Archive

June 10, 2009

Woodstock

Also this week: Gran Torino, The International, Iron Maiden: Flight 666, Lost Song, Nurse. Fighter. Boy., The Taking of Pelham 1 2 3



Highlight of the Week


Woodstock: 40th Anniversary (Warner) Let your freak flag fly by picking up this tricked-out anniversary edition (the only thing not included: a hit of the infamous brown acid) of Michael Wadleigh’s 228-minute Oscar-winning documentary that somehow managed to make the naked, muddy, colossally stoned audience appear as engaging as the legendary musical acts they were groovin’ out to. Also available in high-def; the 16mm footage looks about as good as one could hope for. Extras: featurettes aplenty, two additional hours of unseen performances. Ultimate extras: housed in a sexy buckskin (with fringe!) keep case containing a removable iron-on patch, this version also includes a 60-page Life magazine reprint, a replica of the three-day ticket (cost: $24) and probably more memorabilia than you can handle.

Also Available

Gran Torino (Warner) A grunty Clint Eastwood shoots for geriatric Dirty Harry in this hugely inconsistent (notably in the acting and schmaltz departments) drama that garnered surprisingly high acclaim from several top-tier critics. So go ahead and rent it if you must. In fairness, it’s not as galling as the final minutes of Million Dollar Baby. Extras: two disposable featurettes about cars. (Think I’m kidding? I’m not.) 

The International (Sony) Sorta-celebrated director Tom Tykwer has made several varyingly successful efforts since breaking new ground with the brilliant Run Lola Run. His latest endeavour attempts to convey a sense of paranoia as seen in ’70s classics The Parallax View and The Conversation, but sooner than later falls short — marvellous 10-minute shootout at the Guggenheim notwithstanding. Extras: commentary, featurettes.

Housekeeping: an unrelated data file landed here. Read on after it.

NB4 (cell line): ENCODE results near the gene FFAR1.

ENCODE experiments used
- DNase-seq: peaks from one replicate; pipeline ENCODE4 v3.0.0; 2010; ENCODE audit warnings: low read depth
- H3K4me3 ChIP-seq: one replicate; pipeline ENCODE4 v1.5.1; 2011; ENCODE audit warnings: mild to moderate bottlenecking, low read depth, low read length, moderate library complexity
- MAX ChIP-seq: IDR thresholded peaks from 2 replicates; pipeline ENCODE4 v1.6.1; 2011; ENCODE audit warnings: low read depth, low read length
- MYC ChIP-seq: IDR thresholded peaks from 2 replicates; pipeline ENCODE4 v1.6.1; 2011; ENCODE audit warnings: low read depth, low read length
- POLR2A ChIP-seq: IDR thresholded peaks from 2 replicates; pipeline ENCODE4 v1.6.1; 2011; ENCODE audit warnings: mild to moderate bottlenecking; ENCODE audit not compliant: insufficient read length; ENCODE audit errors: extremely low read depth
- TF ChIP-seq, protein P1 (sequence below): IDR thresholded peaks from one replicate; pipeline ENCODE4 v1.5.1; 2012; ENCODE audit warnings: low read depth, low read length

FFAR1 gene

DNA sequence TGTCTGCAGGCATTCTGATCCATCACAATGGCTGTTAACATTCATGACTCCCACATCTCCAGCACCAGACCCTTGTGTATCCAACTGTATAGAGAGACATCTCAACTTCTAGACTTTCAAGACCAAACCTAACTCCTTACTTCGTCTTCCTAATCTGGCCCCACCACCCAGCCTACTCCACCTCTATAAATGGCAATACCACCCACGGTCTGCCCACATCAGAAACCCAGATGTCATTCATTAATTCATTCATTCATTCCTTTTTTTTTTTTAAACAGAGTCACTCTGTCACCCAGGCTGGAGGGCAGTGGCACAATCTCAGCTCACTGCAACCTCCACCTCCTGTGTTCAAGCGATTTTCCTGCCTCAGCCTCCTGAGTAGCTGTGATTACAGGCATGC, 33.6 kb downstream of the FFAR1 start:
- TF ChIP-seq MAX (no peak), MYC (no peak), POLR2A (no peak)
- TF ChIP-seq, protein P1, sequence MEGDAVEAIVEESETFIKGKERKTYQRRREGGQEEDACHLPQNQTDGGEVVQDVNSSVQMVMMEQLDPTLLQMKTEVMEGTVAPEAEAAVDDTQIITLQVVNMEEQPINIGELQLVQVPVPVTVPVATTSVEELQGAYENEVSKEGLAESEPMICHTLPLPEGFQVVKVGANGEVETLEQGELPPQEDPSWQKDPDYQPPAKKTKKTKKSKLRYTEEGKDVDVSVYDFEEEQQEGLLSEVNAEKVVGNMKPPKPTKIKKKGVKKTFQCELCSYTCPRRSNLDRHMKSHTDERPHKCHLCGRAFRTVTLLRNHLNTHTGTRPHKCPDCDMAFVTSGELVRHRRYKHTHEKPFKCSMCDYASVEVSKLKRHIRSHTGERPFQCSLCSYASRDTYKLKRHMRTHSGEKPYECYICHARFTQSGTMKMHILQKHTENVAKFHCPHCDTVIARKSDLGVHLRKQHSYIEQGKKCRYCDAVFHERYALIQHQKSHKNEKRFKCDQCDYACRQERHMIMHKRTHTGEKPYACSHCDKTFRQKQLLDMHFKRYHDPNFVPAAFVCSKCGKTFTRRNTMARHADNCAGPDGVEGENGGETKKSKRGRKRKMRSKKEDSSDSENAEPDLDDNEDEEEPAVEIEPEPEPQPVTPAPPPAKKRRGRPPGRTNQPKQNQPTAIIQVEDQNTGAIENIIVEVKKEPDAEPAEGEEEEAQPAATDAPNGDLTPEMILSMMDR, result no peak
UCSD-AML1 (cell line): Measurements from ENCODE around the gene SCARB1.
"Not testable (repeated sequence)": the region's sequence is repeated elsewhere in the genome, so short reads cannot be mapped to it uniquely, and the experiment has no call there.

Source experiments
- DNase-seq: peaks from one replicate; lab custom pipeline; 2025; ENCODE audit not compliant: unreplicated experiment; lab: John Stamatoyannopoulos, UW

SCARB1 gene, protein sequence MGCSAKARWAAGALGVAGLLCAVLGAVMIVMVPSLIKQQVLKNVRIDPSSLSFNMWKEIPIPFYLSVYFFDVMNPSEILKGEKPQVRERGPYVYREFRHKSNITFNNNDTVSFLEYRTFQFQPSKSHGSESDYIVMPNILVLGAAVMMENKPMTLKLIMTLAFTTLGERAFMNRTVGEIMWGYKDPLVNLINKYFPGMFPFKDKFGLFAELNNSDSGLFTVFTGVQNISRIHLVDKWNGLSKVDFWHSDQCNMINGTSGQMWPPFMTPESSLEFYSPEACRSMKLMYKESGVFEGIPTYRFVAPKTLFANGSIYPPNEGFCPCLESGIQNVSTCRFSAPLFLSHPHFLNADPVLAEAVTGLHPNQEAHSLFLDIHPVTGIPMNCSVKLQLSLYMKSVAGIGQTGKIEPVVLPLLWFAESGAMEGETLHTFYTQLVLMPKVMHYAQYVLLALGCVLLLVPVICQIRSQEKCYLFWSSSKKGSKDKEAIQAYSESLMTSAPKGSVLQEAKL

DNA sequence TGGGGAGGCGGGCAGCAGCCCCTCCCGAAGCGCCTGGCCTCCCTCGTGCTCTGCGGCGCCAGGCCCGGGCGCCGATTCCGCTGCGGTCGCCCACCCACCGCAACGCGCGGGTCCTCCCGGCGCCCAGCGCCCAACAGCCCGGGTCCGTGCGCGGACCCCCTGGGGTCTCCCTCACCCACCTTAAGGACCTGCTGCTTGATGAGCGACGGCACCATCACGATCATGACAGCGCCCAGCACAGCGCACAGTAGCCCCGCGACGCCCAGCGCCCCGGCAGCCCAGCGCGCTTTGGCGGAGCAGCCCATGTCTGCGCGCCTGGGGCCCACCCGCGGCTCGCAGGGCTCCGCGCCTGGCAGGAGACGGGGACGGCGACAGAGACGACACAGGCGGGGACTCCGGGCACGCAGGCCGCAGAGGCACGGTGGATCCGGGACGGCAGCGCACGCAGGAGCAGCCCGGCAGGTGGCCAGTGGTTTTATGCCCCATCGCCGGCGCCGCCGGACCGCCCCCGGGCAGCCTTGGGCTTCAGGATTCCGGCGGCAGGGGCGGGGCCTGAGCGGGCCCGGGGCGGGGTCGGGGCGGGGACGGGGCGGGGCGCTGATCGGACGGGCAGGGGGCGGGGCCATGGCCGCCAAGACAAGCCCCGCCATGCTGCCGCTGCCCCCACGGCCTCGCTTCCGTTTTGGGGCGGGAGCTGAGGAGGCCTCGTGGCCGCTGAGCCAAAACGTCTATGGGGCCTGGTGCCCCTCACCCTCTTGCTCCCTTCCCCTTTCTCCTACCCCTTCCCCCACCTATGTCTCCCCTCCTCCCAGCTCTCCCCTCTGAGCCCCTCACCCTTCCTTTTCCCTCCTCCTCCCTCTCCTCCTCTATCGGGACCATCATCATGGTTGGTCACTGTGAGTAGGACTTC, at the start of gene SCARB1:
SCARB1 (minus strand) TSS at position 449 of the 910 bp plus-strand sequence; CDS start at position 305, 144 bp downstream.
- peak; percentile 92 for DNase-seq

Iron Maiden: Flight 666 (Capitol) Directors (and fellow Torontonians) Scot McFadyen and Sam Dunn continue their heavy metal winning streak (see also: Metal: A Headbanger’s Journey and Global Metal) with this hugely appealing rockumentary chronicling a spectacular reunion tour that begins in Bogota and wraps in T.O. Audacious music lovers may want to check this out alongside this week’s highlight. Extras: Flight 666: the concert. 

Lost Song (Mongrel) One of the finer picks at last year’s Canada’s Top Ten (it also won the award for Best Canadian Feature at last year’s TIFF), the French Canadian art house flick — concerning first-time parents coping with the difficult demands of parenthood, among other issues — utilizes a deceivingly simple narrative to develop tension and impending discomfort, culminating in a calamitous finale. Extras: no such luck.

Nurse. Fighter. Boy. (Mongrel) Toronto’s own Charles Officer made his feature debut at last year’s TIFF with this dreamy urban drama involving — as the title implies — a nurse, her son and yes, a fighter (played by The Shield/The Wire’s Clark Johnson). Splendid cinematography by Steve Cosens — he also shot Bruce McDonald’s The Tracey Fragments — improves matters. Extras: making-of, two shorts: Genie-nominated Short Hymn, Silent War and Urda/Bone.

The Taking of Pelham One Two Three (Fox) Before catching this week’s Tony Scott–ified makeover, take a look at the exceptional 1974 original that inspired the colour names in a little indie gem called Reservoir Dogs. Directed by Jaws: The Revenge (the one with Michael Caine) helmer Joseph Sargent and co-starring the late, indubitably great Walter Matthau and Robert Shaw. Extras: original trailer.